Lumbosacral  Spine (Plain X-ray)

Relevant Social Security Medical Listings

  • Listing 1.04      Disorders of the Spine (Adults)
  • Listing 101.04 Disorders of the Spine (Children)
  • Listing 13.10   Breast Cancer (Adults)
  • Listing 13.11   Skeletal System Cancer (Adults)
  • Listing 13.24   Carcinoma of the Prostate Gland (Adults)
  • Listing 101.05 Disorders of the Spine (Children)
  • Listing 113.03 Malignant Solid Tumors (Children)

Type

Objective/X-ray (Spine)

Can SSA Purchase?

Yes. Most common use of this test by SSA is to evaluate adult back pain. Cancers that have spread to the spine in adults or children are usually documented by Computerized Tomographic (CT) Scanning of Spine, or Magnetic Resonance Imaging (MRI) of Bone provided to the SSA by the treating doctor along with biopsies and other evidence.

Purpose

Plain x-rays of the lumbar spine can be used to diagnose:

  • Metastatic cancerous lesions.
  • Osteoarthritis.
  • Inflammatory conditions such as ankylosing spondylitis.
  • Intervertebral disc disease.
  • Osteoporosis.
  • Vertebral body fractures.
  • Postsurgical changes.
  • Spondylolisthesis.

General

See Cervical Spine (Plain X-ray).

Technique

An anterior-posterior (AP) view of the spine is taken with the patient flat on his or her back (supine) and knees flexed. A lateral view is also taken with the patient lying, and an oblique view may additionally be taken in some instances.

Interpretation

See Cervical Spine (Plain X-ray), “Interpretation,” regarding spine abnormalities that may be present.

Additionally, spondylolisthesis may be found in the lumbosacral spine. Spondylolisthesis refers to slippage of one vertebral body over another, usually in the forward direction. Sometimes, retrolisthesis in the backward direction is observed. The most common location is at the L5 – S1 level with anterior (forward) slippage of the fifth lumbar vertebral body over the one below it at the first sacral level. Grade I spondylolisthesis refers to 0 -25% slippage, Grade II 25 – 50%, Grade III 50 – 75%, and Grade IV 75 – 100%.

Examples

Example 1
Lumbar Spine

History:
35-year-old female with back pain.

Findings:
AP and lateral views of the lumbar spine show a very minimal levoscoliosis with no rotation, probably a positional scoliosis. The vertebral body heights are well maintained. The disc spaces are normal. The pedicles, transverse processes, and spinous process are normal. The SI joints are normal.

Impression:
Normal study.

Example 2
Lumbosacral Spine

History:
45-year-old male with morning stiffness in the back, pain improved with exercise but worse at night.

Findings:
AP and lateral views of the lumbar spine show squaring of vertebra with some syndesmophytes at T12 – L4 and straightening of the normal lumbar lordosis. Early calcification is seen in the anterior longitudinal ligament. Vertebral height and intervertebral disc spaces are well maintained. There is early ankylosis of the SI joints bilaterally. Both hip joints appear narrowed.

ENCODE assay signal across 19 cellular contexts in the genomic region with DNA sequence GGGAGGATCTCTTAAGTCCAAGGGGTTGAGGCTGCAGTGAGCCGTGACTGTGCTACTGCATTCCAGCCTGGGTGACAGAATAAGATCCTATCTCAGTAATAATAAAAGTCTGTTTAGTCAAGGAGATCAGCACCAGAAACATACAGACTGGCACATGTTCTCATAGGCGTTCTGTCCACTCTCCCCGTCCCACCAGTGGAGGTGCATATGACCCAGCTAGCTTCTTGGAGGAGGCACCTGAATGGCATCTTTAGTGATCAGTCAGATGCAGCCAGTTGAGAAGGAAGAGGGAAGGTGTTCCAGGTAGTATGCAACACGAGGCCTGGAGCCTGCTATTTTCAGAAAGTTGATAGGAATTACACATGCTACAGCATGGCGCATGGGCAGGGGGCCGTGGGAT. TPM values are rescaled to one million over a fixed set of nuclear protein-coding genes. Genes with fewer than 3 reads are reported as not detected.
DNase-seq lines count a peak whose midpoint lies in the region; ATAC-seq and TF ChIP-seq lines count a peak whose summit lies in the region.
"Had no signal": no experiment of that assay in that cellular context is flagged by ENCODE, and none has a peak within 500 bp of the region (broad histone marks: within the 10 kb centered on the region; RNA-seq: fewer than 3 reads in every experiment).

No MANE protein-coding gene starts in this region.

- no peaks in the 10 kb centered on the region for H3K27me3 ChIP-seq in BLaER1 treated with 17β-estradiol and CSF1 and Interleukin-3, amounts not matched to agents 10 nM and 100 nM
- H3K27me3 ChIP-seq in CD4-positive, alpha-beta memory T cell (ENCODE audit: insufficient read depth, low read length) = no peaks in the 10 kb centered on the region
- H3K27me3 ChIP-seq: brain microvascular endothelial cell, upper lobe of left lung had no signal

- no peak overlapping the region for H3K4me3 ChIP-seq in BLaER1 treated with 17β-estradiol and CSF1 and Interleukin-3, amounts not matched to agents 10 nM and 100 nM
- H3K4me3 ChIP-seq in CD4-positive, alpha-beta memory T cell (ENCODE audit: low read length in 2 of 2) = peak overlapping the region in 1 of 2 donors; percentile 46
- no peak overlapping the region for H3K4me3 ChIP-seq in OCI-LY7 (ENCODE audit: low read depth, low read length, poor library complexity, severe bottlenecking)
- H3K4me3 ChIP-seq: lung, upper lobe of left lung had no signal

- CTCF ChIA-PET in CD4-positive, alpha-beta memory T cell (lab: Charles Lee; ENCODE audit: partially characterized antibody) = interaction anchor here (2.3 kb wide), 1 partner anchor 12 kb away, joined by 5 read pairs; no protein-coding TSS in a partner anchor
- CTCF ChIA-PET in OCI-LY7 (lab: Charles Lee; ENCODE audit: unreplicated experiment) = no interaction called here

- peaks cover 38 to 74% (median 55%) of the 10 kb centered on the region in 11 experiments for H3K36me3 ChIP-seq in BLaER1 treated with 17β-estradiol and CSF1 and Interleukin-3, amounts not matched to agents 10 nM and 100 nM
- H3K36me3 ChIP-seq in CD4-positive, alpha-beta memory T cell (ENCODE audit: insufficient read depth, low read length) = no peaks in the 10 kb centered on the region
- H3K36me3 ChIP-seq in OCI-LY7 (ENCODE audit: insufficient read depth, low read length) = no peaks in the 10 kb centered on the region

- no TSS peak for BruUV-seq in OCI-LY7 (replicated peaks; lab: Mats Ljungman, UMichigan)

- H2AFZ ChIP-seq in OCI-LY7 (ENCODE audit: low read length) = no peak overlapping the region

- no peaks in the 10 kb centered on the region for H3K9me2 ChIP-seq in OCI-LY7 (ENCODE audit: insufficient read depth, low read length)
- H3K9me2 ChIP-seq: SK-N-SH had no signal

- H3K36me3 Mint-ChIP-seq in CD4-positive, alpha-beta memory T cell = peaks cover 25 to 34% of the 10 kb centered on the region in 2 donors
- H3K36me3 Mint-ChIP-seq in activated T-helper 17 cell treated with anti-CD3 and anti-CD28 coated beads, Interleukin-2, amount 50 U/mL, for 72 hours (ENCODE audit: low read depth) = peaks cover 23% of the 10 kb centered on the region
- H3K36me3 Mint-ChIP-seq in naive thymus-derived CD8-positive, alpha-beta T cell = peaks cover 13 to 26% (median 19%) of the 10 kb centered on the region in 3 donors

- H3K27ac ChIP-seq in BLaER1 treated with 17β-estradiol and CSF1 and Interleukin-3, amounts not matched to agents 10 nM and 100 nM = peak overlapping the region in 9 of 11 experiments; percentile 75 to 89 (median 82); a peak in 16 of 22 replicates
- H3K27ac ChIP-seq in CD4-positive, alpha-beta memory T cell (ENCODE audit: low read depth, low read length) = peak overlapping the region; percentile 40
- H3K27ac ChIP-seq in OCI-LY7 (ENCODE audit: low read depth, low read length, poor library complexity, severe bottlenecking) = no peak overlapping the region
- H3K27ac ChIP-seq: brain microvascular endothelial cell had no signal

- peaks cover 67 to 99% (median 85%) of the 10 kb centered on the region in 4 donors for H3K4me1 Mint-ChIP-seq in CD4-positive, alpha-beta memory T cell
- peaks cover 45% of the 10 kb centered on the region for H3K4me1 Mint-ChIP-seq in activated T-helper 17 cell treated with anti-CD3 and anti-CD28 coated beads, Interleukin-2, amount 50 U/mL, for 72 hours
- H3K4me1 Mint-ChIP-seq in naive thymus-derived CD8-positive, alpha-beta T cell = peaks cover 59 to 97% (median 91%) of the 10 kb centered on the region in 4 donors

Impression:
Ankylosing spondylitis. Recommend thoracic and cervical x-rays to establish overall extent and severity of disease.

Example 3
Lumbar Spine

History:
65-year-old female with sudden acute lower back pain after lifting a chair and no neurological abnormalities.

Findings:
Intervertebral disc spaces appear well maintained. There is no osteoarthritic spurring. Vertebrae T12 through the sacrum are seen and appear diffusely osteoporotic. The T12 vertebrae has a compression fracture of approximately 50%, and L2 has approximately a 10% compression fracture. No other abnormalities are seen.

Impression:
Osteoporosis with compression fractures of T12 and L2.

Example 4
Lumbosacral Spine

History:
66-year-old white male with a history of prostatic cancer and recent onset of low back pain.

Findings:
Vertebral bodies are intact with minor osteoarthritic spurring L2 – L4. There is narrowing of the L5 – S1 disc space, but disc spaces are otherwise well maintained. Vertebral bodies L4 – L5 appear to contain several small lesions that may represent metastatic disease. The pelvic bones contain numerous scattered areas of abnormality compatible with metastatic disease.

Impression:

  1. Mild osteoarthritis lumbar spine L2 – L4.
  2. Degenerative disc disease L5 – S1.
  3. Possible metastatic cancer in L4 – L5 and pelvic bones. Recommend bone scan.

Example 5
Lumbar Spine

History:
35-year-old female 6 months post anterior interbody fusion.

Findings:
There is a well-consolidated surgical anterior interbody fusion of L2 – L3 without evidence of fusion fracture or dissolution. Otherwise, vertebral bodies and disc spaces appear normal. The SI joints are normal bilaterally. There is no vertebral subluxation or other abnormality noted.

Impression:
Well-consolidated interbody fusion L2 – L3.

Example 6
Lumbar Spine

History:
55-year-old male with persistent back pain. No history of back surgery or injury.

Findings:
There are prominent osteophytes T12 – S1 with ankylosis of L4 – L5. Intervertebral disc spaces are severely narrowed throughout the lumbar spine, with almost obliteration of the L5 – S1 interspace. The SI joints are normal bilaterally. No subluxation of vertebral bodies or other abnormality is noted.

Impression:

  1. Severe osteoarthritis of the lumbosacral spine, with ankylosis of the L4 – L5 vertebrae.
  2. Severe degenerative disc disease at all levels, most prominent at L5 – S1.